Brian Monteith: Alliances take shape as general election expectations grow

Prime Minister Boris Johnson leaves 10 Downing Street. Picture: Victoria Jones/PA Wire
Prime Minister Boris Johnson leaves 10 Downing Street. Picture: Victoria Jones/PA Wire
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As expectations of a general election before Christmas grow, informal alliances are taking shape, writes Brian Monteith

I am asked regularly what I expect will happen next in the Brexit saga, to which I say: “No one knows – not the Prime Minister, not the opposition leaders, not the Speaker, nor Juncker, Tusk or Verhofstadt”. Honestly, no one has a Scooby.

The Prime Minister’s chief strategist and adviser, Dominic Cummings, may think he knows; but unless he is playing a triple bluff so we believe Boris Johnson is bluffing by saying he can take the UK out of the EU on 31 October when instead he must comply with the Benn Act by writing for an extension to stay in, but in fact does have a means to escape – then Cummings is as flawed and ignorant as any of us.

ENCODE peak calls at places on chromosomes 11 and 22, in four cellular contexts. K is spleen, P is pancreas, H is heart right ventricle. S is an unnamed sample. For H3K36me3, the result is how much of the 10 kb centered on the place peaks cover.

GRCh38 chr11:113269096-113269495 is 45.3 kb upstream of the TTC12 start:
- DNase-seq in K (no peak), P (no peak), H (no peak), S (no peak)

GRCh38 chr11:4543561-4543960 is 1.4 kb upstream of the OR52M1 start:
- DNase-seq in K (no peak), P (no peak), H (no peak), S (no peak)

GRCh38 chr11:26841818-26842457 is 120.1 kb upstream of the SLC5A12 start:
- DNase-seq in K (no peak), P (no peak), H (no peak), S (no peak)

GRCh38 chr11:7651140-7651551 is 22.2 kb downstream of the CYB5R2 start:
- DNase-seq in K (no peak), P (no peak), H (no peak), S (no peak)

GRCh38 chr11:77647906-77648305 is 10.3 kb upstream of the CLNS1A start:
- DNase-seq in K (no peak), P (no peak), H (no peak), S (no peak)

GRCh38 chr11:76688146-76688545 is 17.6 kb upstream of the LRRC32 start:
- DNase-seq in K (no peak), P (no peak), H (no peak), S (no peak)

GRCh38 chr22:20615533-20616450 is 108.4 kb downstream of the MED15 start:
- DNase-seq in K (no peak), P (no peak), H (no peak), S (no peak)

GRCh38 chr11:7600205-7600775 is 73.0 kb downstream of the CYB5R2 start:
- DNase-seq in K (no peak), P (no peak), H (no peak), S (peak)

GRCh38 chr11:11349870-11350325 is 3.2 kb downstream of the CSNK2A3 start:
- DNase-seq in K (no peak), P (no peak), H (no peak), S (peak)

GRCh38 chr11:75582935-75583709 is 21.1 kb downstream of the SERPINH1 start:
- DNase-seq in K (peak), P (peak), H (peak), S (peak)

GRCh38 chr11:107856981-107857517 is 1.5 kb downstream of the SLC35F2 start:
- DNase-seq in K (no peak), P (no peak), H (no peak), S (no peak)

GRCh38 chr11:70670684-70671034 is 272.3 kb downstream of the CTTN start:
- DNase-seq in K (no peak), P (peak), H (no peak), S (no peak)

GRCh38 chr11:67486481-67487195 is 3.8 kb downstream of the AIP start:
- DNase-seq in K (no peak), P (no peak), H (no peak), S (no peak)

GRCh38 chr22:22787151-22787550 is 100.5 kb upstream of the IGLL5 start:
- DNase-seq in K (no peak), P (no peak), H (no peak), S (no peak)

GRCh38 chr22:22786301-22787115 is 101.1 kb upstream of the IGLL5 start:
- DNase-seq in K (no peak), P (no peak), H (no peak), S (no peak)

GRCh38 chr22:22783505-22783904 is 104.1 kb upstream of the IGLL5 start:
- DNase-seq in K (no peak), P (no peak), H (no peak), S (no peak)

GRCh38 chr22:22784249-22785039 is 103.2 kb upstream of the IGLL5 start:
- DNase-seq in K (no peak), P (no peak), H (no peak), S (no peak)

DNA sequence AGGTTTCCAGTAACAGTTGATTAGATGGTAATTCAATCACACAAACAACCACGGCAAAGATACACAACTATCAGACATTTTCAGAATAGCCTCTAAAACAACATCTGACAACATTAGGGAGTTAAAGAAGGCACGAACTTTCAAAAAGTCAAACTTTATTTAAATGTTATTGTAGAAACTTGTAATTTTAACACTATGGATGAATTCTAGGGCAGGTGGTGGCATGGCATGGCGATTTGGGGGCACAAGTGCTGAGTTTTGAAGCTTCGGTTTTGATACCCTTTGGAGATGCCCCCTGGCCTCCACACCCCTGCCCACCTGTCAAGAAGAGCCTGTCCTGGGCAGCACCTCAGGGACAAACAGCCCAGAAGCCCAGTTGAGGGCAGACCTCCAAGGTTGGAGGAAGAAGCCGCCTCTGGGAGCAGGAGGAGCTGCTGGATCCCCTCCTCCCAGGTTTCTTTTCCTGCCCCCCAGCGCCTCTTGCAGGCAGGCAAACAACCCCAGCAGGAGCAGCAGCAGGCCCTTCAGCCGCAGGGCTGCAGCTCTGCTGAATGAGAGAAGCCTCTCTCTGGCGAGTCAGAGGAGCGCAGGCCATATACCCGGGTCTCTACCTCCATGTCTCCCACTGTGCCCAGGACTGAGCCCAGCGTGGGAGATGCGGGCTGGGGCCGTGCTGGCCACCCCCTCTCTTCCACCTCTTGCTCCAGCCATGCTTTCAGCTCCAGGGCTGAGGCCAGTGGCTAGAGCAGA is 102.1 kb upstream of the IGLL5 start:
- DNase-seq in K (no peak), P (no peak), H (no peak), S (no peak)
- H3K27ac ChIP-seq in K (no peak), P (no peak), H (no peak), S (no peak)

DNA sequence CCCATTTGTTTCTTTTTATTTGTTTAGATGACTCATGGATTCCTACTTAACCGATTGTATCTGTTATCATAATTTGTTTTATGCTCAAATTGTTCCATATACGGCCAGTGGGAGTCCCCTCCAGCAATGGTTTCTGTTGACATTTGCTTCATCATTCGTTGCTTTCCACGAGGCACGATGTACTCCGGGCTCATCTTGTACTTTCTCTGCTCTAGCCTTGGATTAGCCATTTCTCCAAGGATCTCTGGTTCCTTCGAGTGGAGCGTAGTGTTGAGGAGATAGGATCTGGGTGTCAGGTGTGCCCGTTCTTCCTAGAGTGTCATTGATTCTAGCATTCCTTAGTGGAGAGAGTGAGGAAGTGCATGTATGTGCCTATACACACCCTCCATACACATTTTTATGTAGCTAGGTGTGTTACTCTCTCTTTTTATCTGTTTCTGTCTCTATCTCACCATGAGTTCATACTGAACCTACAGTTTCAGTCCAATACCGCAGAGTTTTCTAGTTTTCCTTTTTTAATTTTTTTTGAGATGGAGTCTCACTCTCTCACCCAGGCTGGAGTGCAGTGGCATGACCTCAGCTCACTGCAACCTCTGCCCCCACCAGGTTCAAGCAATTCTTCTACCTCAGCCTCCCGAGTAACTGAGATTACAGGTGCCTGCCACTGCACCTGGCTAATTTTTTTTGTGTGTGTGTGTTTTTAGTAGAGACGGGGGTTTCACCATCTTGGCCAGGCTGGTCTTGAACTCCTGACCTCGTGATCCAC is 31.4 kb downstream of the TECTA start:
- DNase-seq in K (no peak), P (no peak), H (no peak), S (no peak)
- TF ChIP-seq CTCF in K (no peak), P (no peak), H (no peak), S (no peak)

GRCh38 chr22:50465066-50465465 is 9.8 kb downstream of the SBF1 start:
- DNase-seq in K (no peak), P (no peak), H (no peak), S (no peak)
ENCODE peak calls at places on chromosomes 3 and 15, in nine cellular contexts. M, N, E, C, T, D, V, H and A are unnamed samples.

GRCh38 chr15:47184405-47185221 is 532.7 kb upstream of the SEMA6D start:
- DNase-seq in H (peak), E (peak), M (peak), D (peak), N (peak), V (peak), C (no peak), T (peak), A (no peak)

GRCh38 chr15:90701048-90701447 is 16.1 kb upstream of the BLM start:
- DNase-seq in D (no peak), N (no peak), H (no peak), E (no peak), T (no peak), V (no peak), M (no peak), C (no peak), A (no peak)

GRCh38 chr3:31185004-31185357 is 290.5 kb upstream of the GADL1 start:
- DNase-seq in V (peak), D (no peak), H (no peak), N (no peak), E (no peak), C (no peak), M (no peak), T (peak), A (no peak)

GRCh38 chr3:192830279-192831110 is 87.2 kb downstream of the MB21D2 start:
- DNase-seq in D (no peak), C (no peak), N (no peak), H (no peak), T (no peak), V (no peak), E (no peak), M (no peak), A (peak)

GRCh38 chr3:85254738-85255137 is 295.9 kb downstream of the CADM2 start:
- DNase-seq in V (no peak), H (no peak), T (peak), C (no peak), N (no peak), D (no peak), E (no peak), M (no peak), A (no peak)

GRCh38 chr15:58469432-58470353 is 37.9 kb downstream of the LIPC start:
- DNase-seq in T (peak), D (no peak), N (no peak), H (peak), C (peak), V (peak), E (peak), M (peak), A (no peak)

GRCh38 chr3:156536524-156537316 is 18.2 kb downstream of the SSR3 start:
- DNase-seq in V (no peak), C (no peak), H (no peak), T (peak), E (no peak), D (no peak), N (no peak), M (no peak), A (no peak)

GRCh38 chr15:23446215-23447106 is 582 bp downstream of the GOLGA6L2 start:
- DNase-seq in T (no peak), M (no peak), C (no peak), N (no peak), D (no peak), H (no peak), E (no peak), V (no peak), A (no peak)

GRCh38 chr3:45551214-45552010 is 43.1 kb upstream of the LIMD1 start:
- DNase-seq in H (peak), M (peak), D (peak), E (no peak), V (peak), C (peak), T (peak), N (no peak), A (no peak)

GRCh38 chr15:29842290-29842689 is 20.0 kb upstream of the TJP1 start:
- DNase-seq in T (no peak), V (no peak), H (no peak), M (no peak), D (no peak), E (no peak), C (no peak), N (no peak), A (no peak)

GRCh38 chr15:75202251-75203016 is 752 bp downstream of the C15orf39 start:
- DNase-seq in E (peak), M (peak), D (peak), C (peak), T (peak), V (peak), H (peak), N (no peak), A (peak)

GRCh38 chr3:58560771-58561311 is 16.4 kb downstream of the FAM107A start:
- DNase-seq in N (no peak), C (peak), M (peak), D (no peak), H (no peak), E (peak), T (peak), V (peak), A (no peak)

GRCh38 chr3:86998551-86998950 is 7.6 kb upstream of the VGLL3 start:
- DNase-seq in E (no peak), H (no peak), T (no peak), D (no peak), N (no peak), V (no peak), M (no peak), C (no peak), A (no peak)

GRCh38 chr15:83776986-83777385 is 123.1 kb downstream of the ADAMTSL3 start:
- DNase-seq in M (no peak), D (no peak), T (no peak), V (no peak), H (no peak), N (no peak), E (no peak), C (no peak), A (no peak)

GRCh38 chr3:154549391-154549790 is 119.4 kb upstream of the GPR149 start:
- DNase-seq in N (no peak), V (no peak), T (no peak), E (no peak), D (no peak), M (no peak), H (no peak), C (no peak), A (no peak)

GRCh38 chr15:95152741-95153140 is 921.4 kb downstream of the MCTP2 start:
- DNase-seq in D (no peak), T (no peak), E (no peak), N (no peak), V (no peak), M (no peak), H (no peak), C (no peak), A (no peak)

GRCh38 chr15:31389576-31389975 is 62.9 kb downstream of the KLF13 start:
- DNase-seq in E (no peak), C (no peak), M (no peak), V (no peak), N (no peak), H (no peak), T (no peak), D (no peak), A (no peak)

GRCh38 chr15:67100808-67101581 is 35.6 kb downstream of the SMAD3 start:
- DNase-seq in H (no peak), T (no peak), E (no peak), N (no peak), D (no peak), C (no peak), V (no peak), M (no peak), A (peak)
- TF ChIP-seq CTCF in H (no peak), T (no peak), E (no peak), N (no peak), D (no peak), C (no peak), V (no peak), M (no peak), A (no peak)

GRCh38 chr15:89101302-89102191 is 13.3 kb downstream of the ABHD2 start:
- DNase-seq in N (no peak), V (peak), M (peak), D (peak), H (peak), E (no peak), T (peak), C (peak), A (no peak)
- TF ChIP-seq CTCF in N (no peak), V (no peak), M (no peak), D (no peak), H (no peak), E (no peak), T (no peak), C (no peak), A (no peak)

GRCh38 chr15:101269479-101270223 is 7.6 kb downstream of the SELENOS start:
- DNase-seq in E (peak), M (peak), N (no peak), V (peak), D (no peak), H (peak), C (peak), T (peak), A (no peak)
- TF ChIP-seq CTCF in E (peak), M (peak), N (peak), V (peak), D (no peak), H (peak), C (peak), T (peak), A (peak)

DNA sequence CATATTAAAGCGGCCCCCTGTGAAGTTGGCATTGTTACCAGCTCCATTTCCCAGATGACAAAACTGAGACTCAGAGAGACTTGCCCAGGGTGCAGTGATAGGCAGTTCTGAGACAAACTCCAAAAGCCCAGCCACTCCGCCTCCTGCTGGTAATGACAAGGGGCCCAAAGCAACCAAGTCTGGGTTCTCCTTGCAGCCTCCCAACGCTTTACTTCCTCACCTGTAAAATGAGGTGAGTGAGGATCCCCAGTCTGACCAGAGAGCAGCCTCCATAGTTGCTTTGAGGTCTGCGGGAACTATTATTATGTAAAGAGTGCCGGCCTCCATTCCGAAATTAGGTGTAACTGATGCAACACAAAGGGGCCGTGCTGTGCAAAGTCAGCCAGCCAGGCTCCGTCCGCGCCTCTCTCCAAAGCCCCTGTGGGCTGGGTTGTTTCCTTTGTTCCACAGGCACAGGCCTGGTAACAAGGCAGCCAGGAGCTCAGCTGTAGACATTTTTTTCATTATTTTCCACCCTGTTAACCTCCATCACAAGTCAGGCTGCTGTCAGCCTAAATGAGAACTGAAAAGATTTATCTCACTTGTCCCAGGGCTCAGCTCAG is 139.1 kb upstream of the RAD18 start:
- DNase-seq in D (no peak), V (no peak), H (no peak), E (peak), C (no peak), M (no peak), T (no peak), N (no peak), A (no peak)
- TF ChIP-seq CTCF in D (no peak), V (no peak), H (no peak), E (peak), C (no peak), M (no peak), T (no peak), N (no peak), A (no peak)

There are many solutions being touted for the Prime Minister to defy the Benn Act – an Act of Parliament that was born from Her Majesty’s Opposition and other fellow travellers plotting with the EU over the summer – but each Machiavellian concoction appears to have its own antidote suggesting none of them would stick. What does appear to be highly likely is that we shall have a general election before Christmas. The reasons for this are threefold.

If Johnson manages somehow to take the UK out of the EU, with or without a deal, then the Remain opposition shall have to concede defeat and in so doing recognise that a government with a parliamentary majority is needed if we are not to descend into further political and constitutional chaos. If politicians believe their own rhetoric about putting right those things that are wrong in British society, they must agree to the people choosing a new government.

If Johnson fails to deliver on his promise of meeting the extension deadline, it is clear the opposition parties believe that outcome will weaken his political credibility so much they can risk a general election in the expectation they will win.